Thursday, February 28, 2013

The Eternity Cure: sequel to Book of Awesome

What? Oh... why yes! That IS an advanced copy of Julie Kagawa's The Eternity Cure on my iPad...

Two weeks ago, I had the opportunity to meet the oh-so-stellar, Laurie McLean, at the San Francisco Writer's Conference. Laurie is the ROCK STAR agent for Miss Julie Kagawa, who wrote the Iron Fey series, as well as (my favorite), her new vampire dystopian series, Blood of Eden. Blood of Eden made a smashing debut last year with the Immortal Rules, and, seriously guys? If you haven't read it yet... PUT IT ON THE TOP OF YOUR TO-READ LIST!!!! RIGHT! NOW!

Its amazing. 

Before I'd read the Immortal Rules, I thought I was done with vampires. Stoker, Rice, Meyer... I'd pretty much read 'em all, and I wasn't really interested in yet ANOTHER vampire book. 

Oh. How. Wrong. I. Was. 

I was completely sucked (hardy har!) into this world that Julie Kagawa created. Its basically a vampire dystopian. If any of you have read I Am Legend (not the movie, which is different than the book), or The Strand, it has a similar vibe, in which vampires are the next step in evolution and humans are raised like cattle. I could NOT put it down!! 

Anyway, after I gushed to Laurie about HOW MUCH I FREAKIN' LOVED THE IMMORTAL RULES, she told me she'd try to get me an advanced copy of the sequel. Like, no big deal, right?

This was me: 

[Closed captioning: EEEEEEEEEEEEEeeeeeeeeeeeeeek!!!!!!!!!!!!!]

There also may have been some serious finger crossing going on. And a bit of freaking out. And probably some embarrassing exclamations of joy. Just a few.

Anyway, now that I've got my handy dandy advanced reader copy of The Eternity Cure, I plan on settling in for a long day of uninterrupted reading! Are you totes jealous yet?


Its a hard knock life, ya know? 

Thursday, February 21, 2013

San Francisco Writers Conference: Wisdom Noted

Wow. Its Thursday. And I STILL have not posted a SFWC update... I may or may not be a bit of a slacker. I blame the fact that my brain was fried and needed time to recoup. 


Talk about awesome-writer-advice-brain-overload... $@#*!! 

But now that I've been fed, watered and properly rested, I feel its time to make another virtual appearance. Here are a few things I learned this weekend at the writer's conference of awesome:

R.L. Stien? For being the writer of a notoriously goosebump-y scary series, he was surprisingly, well, UN scary! In fact, he originally wanted to write comedy. Who knew?

Mount Doom is in San Francisco... don't believe me? Try hiking up this every morning:

Forgive me if its unclear, but that's like a freakin' FOURTY FIVE DEGREE ANGLE! I suddenly have strong feelings of empathy for Frodo. 
Cable cars are a beautiful, beautiful invention. 

It IS possible to write 3-4 books PER YEAR (You go, Anne Perry! You adorable little British woman, you!) Pretty sure she's up to like 80 books now... and I feel I shall never live up to her awesome-ness.

Anne is the one with the crazy smile... Haha! I heart this pic!
Laurie McLean, Julie Kagawa's agent, is a FREAKIN' ROCK STAR (and I'm not just saying that because she promised a possible advanced copy of the Eternity Cure...hehe!) She really is awesome. 

Writers make the best friends (Holla LAURA, PERRY, and ASHLEY!!.. Missed you, LAUREN and TERRY!)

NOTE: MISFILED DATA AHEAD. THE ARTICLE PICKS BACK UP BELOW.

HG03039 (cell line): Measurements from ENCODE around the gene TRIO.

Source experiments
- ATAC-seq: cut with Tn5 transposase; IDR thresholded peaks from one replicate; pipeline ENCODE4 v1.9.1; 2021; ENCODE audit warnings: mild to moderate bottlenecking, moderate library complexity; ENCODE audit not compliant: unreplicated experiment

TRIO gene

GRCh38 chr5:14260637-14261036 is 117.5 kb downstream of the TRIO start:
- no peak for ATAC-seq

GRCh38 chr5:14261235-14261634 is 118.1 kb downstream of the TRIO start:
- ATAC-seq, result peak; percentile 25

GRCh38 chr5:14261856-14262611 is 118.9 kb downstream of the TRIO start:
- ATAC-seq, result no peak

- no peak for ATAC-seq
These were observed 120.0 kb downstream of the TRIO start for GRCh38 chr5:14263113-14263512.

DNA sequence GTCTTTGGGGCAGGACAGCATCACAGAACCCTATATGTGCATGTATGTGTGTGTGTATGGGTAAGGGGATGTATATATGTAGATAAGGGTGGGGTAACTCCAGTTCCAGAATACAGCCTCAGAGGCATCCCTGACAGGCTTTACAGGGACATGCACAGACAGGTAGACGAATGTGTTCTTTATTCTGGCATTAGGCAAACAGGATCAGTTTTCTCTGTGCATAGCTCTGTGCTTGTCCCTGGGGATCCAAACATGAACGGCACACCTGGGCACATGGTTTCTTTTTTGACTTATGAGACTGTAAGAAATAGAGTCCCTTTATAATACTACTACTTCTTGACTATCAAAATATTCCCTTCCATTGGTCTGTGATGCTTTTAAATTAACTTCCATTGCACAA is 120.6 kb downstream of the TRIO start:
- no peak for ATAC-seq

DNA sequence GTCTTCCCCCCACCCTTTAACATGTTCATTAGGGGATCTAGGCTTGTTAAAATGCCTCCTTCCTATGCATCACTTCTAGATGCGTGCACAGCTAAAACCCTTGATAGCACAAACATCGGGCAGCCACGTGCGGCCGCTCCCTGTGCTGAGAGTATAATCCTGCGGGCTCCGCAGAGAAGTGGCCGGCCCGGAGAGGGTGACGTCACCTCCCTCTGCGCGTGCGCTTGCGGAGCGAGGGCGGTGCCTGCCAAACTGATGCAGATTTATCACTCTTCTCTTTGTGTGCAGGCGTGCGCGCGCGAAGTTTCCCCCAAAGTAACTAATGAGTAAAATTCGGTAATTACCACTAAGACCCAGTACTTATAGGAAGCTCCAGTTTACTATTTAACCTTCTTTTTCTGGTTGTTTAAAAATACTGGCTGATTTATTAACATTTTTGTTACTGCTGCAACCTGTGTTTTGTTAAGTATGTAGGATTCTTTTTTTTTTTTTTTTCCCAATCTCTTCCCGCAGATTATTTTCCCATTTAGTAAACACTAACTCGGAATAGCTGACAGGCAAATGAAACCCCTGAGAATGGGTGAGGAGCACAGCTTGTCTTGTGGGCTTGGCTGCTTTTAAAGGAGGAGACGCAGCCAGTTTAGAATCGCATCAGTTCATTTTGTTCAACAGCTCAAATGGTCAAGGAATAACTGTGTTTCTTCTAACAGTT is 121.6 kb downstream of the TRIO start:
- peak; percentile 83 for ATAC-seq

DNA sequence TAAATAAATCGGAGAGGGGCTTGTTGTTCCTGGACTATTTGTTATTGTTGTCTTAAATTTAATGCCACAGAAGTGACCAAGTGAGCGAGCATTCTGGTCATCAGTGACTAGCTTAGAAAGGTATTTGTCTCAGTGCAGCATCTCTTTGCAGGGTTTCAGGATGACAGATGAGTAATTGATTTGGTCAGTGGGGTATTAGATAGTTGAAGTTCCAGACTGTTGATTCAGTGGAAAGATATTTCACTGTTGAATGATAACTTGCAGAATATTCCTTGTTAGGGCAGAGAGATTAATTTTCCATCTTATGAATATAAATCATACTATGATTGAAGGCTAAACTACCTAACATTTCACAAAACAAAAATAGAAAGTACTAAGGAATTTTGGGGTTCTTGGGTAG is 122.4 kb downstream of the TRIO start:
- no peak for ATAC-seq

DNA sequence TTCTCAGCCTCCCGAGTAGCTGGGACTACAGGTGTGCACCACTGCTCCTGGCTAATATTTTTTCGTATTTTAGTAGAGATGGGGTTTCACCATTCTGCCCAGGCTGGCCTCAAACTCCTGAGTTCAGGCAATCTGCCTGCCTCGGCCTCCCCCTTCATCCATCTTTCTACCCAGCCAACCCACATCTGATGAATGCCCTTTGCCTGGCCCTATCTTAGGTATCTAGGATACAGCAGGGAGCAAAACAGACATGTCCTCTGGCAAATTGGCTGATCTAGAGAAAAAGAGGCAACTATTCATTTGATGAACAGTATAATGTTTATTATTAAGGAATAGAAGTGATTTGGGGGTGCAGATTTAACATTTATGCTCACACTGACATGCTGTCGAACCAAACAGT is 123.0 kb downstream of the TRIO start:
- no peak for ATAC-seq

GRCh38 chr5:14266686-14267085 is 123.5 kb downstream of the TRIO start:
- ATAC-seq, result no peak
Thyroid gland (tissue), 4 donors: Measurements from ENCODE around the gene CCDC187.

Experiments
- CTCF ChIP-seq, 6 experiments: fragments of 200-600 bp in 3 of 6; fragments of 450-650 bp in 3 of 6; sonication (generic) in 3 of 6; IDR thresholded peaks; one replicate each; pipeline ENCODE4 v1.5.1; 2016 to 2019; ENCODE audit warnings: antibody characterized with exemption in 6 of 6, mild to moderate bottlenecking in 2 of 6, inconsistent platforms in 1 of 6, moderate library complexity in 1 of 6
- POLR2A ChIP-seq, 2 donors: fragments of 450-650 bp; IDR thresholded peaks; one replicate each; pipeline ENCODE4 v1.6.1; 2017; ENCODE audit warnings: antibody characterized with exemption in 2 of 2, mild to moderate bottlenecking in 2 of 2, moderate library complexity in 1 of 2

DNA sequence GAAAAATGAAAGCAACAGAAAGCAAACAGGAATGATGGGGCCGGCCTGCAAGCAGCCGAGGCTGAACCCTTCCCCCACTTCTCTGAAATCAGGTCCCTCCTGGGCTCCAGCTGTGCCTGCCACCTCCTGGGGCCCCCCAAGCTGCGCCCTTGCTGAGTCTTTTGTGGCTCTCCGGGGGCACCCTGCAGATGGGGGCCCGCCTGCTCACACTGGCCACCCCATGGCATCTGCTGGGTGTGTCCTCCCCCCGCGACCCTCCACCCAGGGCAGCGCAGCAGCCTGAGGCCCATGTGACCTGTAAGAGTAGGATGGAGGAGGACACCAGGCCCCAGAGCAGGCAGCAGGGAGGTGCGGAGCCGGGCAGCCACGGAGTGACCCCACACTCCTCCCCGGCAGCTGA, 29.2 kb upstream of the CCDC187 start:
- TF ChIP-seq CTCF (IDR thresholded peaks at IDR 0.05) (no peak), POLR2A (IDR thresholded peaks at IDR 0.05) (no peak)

Three two-stall bathrooms are inadequate for a conference boasting 500-ish strong. Ew.

Laura Perkins, from the Andrea Brown agency, is also a ROCK STAR! I have big plans to do an entire post on her session "Crafting A Can't-Put-Me-Down First Chapter for a YA Novel." It was sublimely superb! Thank you, Lara!

And last but far from least... Reaffirmed: I LOVE BEING A WRITER!

Monday, February 11, 2013

Book Slump Breakout

In high school, I was a band nerd. 

[cue gasps of shock and awe]

Unlike the cheer and jock crowd, who I'm pretty sure had chests of gold handed to them (pirate booty style), us poor nerds had to salve to raise money for band tour every year. One of our more notorious and highly-anticipated fundraisers was called the "Rock-a-Thon." 

I kid you not. People would actually pledge money (REAL money!) for us to rock in a rocking chair for 24 hours. Straight. (The things desperate kids will do for money, I know...) 

I bring this up because my "2013 Books Read" numbers are currently quite low. Pretty sure I haven't even broken into double digits yet. Its sad. In an attempt to inflate my numbers, I was thinking of starting Julie's First Annual "Book-a-Thon." 

I mean, if people are willing to pay me to rock in a chair for 24 hours, certainly they'll pay me money to read books, right? 

...[insert pensive expression here]...

I think its worth a shot. 

Anyone willing to pledge money, please see the collection tin at the end of this post.

Okay, okay... so although the numbers are low, I admit, I have read a FEW books recently. One worth mentioning, is by author, Aurora Smith, who asked me to read and review her debut novel, My Stupid Girl

All seventeen-year-old David really wants is to fly under life's radar. In a typical cold winter day in Montana he does something extraordinary: rescues smart, funny, gorgeous good-girl Lucy Peterson from drowning in a freezing lake. As their friendship grows, David realizes that risking his life was the easy part. His friendship with a girl who is different from him in every imaginable way forces David to challenge himself and those around him. He must face the abuse of his past and the uncertainty of his future as he struggles to keep Lucy by his side.

When Aurora sent me this book, she described it as "adorkable." [Eeek! Love!] So of course, I was EXPECTING the totally rock-awesome witty dialogue and descriptions that ACTUALLY made me giggle out loud... (which totally doesn't happen very often, peeps. I'm a stone cold reader... grrr!) It was awesome!

What I was NOT expecting was the way in which Aurora was able to seamlessly tie in some seriously serious topics of discussion with all the lighthearted humor and whit! I've read YA books with some pretty heavy topics.... Wintergirls, by Laurie Hals Anderson and Drowning Instinct, by Ilsa J. Bick (both fabulous--ESPECIALLY Drowning Instinct, just in case you were wondering!). However, I can't say that I've read a good "adorkable," funny kinda novel that ties in such serious-ness with the humor. Most attempts end up coming across as insincere. 

Not so with My Stupid Girl!